One hundred people died in Alaska from opioid overdoses in 2017, according to new preliminary data from state public health officials.
The total number of overdose deaths is about the same as the year before, when the state recorded 96 opioid-related deaths.
But the numbers show a dramatic shift in Alaska's opioid epidemic: Fatal overdoses from fentanyl or other synthetic opioids more than quadrupled in a year, from eight cases recorded in 2016 to 37 last year, according to the Alaska Division of Public Health.
"We saw some declines in deaths related to prescription opioids. Some declines in heroin," said Jay Butler, a doctor who is Alaska's top public health official. "But these gains are pretty wiped out by fentanyl."
Thirty six of the 100 overdose deaths involved heroin. Fifty were linked to prescription opioid painkillers.
The subcategories add up to more than 100 because of concurrent use of more than one type of opioid, officials said. The data represents a preliminary count and the numbers could change slightly over time, Butler said.
The rise of fentanyl is a disturbing front in the unfolding opioid epidemic, Butler said.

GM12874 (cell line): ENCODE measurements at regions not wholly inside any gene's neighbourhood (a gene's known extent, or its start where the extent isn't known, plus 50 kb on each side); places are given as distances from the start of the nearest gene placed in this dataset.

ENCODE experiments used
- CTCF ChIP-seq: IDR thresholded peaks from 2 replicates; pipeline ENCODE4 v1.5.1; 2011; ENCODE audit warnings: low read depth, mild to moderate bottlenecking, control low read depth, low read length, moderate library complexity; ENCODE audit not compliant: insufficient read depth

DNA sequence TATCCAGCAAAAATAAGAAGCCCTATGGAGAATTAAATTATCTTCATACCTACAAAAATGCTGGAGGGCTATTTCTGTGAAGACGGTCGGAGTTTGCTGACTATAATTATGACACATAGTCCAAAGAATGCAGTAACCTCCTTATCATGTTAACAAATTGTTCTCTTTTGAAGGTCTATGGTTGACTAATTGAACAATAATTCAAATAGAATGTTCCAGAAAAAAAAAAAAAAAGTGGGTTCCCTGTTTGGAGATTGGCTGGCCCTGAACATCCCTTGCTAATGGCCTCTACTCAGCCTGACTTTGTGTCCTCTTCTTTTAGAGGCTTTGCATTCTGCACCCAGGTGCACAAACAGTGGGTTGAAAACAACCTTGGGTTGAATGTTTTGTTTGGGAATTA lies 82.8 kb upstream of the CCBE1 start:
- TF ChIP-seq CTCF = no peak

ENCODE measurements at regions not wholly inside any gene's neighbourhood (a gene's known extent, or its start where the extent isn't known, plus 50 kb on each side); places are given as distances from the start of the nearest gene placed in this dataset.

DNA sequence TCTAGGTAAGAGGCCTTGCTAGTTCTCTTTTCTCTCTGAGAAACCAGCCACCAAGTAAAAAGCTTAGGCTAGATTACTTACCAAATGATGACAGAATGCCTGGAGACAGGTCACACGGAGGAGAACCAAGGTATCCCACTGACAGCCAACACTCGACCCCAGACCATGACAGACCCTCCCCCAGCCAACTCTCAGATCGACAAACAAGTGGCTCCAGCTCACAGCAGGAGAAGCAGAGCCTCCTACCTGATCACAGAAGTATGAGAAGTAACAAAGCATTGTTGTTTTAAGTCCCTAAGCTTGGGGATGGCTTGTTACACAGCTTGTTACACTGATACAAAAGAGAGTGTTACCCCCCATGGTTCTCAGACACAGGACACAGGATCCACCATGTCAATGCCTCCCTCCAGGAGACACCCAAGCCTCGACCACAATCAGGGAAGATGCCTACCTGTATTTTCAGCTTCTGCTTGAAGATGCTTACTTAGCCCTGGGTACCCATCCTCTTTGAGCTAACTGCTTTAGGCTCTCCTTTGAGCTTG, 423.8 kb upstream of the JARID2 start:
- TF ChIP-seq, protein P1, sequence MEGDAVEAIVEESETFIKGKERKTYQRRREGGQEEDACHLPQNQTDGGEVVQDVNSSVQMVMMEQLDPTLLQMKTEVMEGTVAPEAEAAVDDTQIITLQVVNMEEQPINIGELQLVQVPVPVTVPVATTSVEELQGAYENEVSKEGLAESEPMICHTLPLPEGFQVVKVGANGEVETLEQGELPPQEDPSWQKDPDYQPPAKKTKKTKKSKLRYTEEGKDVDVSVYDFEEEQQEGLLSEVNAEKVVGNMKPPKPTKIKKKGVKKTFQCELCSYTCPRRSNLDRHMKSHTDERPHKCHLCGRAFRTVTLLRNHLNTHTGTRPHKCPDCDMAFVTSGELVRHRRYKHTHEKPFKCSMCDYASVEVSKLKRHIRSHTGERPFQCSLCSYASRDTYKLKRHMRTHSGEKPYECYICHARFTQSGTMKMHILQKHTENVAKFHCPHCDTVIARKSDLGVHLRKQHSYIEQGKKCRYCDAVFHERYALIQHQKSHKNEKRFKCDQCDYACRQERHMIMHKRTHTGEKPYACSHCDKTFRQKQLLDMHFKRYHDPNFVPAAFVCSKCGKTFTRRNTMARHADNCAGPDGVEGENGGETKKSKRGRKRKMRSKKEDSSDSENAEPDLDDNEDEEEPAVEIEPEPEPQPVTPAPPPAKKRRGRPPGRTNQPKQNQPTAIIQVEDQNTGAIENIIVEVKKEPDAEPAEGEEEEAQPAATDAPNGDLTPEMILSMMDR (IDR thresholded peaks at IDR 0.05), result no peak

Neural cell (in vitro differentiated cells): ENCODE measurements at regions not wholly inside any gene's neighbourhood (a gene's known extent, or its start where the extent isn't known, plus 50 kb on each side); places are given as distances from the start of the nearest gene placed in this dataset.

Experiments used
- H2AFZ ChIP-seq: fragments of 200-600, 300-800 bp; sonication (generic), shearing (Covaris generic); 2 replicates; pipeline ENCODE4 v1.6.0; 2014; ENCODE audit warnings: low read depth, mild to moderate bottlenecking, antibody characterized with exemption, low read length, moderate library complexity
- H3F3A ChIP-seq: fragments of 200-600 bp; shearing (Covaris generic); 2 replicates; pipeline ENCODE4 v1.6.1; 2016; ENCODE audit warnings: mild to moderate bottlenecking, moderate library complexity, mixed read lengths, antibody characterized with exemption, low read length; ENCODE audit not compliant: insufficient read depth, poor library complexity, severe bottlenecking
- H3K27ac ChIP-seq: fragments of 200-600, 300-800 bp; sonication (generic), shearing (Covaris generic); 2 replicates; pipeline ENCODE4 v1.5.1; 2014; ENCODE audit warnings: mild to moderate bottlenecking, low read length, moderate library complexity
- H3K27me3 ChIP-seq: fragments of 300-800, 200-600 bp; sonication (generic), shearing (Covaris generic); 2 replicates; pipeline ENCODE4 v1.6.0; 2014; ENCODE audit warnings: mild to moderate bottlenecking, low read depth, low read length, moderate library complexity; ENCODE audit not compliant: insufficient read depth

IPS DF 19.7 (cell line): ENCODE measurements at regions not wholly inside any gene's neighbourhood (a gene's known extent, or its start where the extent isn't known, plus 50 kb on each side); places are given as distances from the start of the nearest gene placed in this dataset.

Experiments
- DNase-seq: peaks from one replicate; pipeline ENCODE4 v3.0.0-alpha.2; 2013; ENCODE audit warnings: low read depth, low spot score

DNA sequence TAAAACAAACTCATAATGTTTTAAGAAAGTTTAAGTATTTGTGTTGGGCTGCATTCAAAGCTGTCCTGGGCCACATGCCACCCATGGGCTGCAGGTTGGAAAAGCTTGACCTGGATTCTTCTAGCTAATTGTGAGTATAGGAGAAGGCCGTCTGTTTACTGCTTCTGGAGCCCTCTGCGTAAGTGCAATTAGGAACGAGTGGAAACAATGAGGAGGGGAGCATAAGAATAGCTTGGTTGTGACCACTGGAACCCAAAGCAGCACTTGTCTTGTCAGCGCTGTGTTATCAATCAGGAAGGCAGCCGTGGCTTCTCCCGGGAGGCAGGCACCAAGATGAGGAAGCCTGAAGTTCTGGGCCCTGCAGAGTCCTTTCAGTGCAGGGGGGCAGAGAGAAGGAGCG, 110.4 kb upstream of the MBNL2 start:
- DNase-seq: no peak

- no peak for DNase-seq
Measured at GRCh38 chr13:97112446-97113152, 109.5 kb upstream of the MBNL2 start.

"In terms of how we think of approaching epidemics from a public health perspective, it's fairly unique. The influx of fentanyl is as if a flu virus has completely changed and the vaccine will not work and it's also drug resistant."
Heroin is increasingly cut with cheaper, highly potent fentanyl, which is 50 to 100 times stronger than morphine. Even a small amount can cause an overdose.
The dangers of fentanyl have been on the radar of public health authorities for some time: The drug was blamed for a rash of overdoses in Anchorage last May. Four people overdosed — one fatally — on heroin mixed with fentanyl in a Western Alaska village last August.
Alaska's increase in fentanyl deaths tracks with what's happening nationally, he said. Deaths due to fentanyl are up around the country as the potent synthetic painkiller is more often mixed with heroin available on the street — sometimes without users knowing about it.
Meanwhile, there are signs that a statewide project to distribute Narcan, a medication that counteracts opioid overdoses, is saving lives.
The kits are distributed for free with no requirement to report if they are used or not, so data collection is difficult. But people who voluntarily fill out a report form have relayed more than 120 instances where Narcan was used to reverse an overdose last year, said Andy Jones, the head of Rural and Community Health Systems for the Department of Health and Social Services.
"That's what I can tally and tell you," he said. "But I think it's probably triple or quadruple that."
Some of the reports of successful Narcan use have come from members of the public. Others have come from police officers and other first responders.
"We know of more incidents where Narcan was used and an overdose reversed than actual fatal overdoses," Butler said.